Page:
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Road Resurfacing Vanity
Me | August 27, 2011 | johniegrad

Posted on 08/27/2011 6:14:06 AM PDT by johniegrad

I live in the lakes country in northern Minnesota where the roads take a beating from trucks, salt, and hostile weather conditions. Road work is a constant feature of summer living here.

This summer a 25 mile stretch of two lane highway from Duluth to our cabin is being resurfaced. I am accustomed to seeing the roadbed excavated and new asphalt being brought in to fix the roads.

However, this year there appears to be a new process. Rather than bringing any new materials in, the process appears to make use of the existing asphalt by heating it and smoothing it out. There is a machine that heats one lane of the road at a time and appears to melt the surface material, either mixing it with something else, or simply reusing it to establish a better surface.

Driving on the finished product is certainly smoother but you can still feel the underlying unevenness of the road.

The only thing I can find on line that appears to describe the process is something called "hot in place recycling".

It doesn't appear to be a tremendous improvement in the road surface to me and it seems as though it is not something that would hold up very well.

Since FR seems to have a lot of experts out there on virtually every subject, is anyone familiar with this type of process? What are the advantages and disadvantages? It would certainly seem to be cheaper that other road repair methods but, from what I have seen so far, I question its durability.

Not typically a FR type question so sue it, it's a vanity.


TOPICS: Chit/Chat
KEYWORDS: roads; vanity

1 posted on 08/27/2011 6:14:13 AM PDT by johniegrad
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To: johniegrad

all i know about road resurfacing is that it’s stimulus to unions and bullish for The Mob.


2 posted on 08/27/2011 6:22:34 AM PDT by the invisib1e hand
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To: johniegrad
Lowest bid gets the job. Works really well in Minnesota, doesn't it.

Our cabin is east of Duluth, in Wisconsin. We always "laugh" when we cross the state line and the roads improve 100%.

3 posted on 08/27/2011 6:25:10 AM PDT by Aevery_Freeman (Obama - the Half-Black Plague)
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To: johniegrad

Is the road made of 100 percent recycled asphalt then ?


4 posted on 08/27/2011 6:25:53 AM PDT by Eric in the Ozarks (I want a Triple A president for our Triple A country)
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To: Eric in the Ozarks

Eric, I think just the surface. There is road bed below.


5 posted on 08/27/2011 6:27:22 AM PDT by johniegrad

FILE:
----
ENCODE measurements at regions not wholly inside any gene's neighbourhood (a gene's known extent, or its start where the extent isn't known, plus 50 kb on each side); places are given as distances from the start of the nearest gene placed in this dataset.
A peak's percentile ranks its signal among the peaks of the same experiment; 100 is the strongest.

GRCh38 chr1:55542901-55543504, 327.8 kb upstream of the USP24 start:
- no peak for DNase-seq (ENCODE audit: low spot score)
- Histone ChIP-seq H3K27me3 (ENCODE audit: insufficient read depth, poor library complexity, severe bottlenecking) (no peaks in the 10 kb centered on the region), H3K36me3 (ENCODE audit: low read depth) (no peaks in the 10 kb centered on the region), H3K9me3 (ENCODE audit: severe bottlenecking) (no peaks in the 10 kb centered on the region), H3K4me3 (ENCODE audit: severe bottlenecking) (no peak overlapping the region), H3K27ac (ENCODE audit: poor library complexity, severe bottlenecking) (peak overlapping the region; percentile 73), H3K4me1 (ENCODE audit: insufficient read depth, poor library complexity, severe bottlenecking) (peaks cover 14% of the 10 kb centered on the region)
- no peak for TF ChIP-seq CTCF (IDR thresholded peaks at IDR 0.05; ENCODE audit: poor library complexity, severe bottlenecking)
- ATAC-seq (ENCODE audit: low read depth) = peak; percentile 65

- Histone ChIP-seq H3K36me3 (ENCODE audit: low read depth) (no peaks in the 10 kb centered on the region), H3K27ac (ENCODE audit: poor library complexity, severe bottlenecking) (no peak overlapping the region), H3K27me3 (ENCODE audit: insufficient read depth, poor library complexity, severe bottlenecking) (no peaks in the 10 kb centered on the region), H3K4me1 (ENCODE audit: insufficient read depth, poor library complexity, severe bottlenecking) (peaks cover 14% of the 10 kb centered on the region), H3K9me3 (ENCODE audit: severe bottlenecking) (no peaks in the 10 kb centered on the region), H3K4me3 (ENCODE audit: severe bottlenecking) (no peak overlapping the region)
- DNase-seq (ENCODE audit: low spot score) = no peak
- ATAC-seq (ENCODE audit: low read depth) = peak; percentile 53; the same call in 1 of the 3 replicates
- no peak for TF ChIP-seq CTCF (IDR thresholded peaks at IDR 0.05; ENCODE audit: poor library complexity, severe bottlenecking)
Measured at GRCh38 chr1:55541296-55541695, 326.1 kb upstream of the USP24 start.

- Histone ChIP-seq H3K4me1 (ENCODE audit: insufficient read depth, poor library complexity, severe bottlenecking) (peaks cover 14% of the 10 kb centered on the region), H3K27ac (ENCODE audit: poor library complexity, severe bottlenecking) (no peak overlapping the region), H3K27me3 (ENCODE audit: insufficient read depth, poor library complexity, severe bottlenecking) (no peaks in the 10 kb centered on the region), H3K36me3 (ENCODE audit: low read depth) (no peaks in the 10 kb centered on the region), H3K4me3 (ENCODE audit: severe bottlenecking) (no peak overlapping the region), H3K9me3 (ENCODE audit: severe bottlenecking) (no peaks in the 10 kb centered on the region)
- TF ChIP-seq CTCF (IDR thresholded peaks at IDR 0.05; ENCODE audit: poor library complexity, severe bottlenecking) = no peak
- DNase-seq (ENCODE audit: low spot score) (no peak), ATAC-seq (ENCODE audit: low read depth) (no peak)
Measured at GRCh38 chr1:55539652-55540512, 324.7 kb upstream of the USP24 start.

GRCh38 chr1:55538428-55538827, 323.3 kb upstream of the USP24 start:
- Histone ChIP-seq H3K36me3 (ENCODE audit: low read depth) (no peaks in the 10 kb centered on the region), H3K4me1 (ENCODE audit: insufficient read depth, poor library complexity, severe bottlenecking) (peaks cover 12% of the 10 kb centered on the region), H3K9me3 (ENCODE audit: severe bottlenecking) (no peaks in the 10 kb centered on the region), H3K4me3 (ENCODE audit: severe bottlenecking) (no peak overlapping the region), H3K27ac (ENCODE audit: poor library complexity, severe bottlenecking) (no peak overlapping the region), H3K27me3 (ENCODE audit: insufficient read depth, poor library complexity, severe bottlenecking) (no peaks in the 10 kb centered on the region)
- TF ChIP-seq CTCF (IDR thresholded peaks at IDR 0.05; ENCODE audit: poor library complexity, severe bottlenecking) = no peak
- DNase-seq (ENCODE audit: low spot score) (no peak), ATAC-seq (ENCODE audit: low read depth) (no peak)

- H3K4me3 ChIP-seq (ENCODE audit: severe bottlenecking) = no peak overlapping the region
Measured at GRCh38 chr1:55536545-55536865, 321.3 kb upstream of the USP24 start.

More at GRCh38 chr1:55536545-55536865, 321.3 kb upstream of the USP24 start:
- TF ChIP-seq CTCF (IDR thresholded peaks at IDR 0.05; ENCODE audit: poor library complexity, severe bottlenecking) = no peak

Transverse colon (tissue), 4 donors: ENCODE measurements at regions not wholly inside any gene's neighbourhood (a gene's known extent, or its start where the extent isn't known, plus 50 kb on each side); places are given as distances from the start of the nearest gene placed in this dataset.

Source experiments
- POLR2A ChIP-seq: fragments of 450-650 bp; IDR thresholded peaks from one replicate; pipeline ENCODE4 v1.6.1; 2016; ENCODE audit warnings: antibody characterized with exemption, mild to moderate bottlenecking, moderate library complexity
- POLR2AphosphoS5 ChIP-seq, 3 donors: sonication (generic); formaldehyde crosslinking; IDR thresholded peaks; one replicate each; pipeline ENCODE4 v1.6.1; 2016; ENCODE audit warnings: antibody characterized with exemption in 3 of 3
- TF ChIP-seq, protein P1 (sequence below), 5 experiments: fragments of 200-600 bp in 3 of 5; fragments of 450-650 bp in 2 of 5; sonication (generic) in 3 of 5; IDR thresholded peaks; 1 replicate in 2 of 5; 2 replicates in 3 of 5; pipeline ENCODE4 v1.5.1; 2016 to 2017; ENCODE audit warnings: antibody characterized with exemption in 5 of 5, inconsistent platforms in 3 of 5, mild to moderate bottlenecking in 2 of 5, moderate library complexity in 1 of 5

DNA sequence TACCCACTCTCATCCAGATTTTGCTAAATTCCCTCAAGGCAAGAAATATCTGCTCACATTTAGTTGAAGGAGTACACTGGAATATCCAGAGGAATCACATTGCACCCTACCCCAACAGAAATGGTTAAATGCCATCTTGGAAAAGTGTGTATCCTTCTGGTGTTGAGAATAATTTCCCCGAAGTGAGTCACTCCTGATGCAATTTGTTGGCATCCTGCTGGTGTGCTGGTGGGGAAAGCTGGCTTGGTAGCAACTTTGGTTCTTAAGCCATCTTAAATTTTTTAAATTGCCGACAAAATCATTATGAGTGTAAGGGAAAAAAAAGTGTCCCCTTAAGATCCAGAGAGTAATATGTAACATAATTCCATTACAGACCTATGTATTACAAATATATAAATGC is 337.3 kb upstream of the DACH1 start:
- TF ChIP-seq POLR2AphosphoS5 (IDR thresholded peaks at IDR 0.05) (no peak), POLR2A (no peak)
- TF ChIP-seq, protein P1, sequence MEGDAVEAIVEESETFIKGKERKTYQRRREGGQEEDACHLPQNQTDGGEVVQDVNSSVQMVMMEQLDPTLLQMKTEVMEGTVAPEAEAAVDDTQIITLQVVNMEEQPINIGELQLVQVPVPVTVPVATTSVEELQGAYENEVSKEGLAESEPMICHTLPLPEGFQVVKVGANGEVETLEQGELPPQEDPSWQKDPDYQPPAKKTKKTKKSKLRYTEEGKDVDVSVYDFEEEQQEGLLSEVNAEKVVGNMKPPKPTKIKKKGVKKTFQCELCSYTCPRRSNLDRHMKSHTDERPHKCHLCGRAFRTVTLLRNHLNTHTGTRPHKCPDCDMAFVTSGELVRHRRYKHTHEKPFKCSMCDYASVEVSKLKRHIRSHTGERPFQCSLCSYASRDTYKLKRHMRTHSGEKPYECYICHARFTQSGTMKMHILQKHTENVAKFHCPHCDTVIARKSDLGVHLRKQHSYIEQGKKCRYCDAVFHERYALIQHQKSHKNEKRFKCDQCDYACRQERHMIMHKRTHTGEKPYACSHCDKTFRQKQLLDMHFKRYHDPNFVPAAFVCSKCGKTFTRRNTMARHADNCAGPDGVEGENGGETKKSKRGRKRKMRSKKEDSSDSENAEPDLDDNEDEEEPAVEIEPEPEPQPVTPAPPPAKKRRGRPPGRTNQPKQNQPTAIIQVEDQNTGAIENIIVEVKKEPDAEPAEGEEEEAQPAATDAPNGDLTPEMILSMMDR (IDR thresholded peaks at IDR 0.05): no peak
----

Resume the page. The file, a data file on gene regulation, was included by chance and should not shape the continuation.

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To: johniegrad
Companies don't expect to be around forever anymore. By the time the road needs redone the company doing it will have changed their name about 3 times avoiding any liability or guarantees.
6 posted on 08/27/2011 6:28:30 AM PDT by Hillarys Gate Cult (Those who trade land for peace will end up with neither one.)
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To: Aevery_Freeman

I grew up in Superior, if I grew up at all, and know every lake and river in Douglas Country from fishing. The only summer I had off in medical school was between the freshman and sophomore years. I was on a Navy scholarship so they paid me full active duty pay and expected nothing in turn. Rather than get a second job, I went fishing every day. What a great summer. It’s been all downhill since then ;-)


7 posted on 08/27/2011 6:30:09 AM PDT by johniegrad
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To: Hillarys Gate Cult
By the time the road needs redone the company doing it will have changed their name about 3 times avoiding any liability or guarantees.

I needed some class 5 for my driveway and called the guy who delivered last about 6 years ago. Before I identified myself, without thinking I asked him if he was still doing business as "XYZ Trucking". He asked me why I wanted to know.

8 posted on 08/27/2011 6:32:38 AM PDT by johniegrad
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To: johniegrad

Cheap resurfacing is preferred by politicians because it needs to be redone frequently, necessitating frequent campaign contributions to win contracts. A quality road lasts, so contributions are less frequent. And what politician really knows how long he’ll be around?


9 posted on 08/27/2011 6:34:30 AM PDT by jjotto ("Ya could look it up!")
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To: johniegrad
There are some companies out there who do this process very well. I was involved in a web site project for Blount Construction Company. They call the process "Full Depth Reclamation" and you can see more info on the process here, and a short video showing the process on this page of their site.

Fascinating procedure and it really works!

10 posted on 08/27/2011 6:35:44 AM PDT by Apple Pan Dowdy (... as American as Apple Pie mmm mmm mmm)
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To: johniegrad

Cheapie resurface to make the politicians good.

Kinda like wetting yourself wearing dark trousers. Gives you a nice warm feeling, but nobody seems to notice.


11 posted on 08/27/2011 6:39:30 AM PDT by umgud
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To: johniegrad

There’s nothing wrong with the old material but it sounds like they’re just doing a crappy job.

I live near Michigan International Speedway and when they resurface that, they mill the old surface and it goes into the surrounding roads.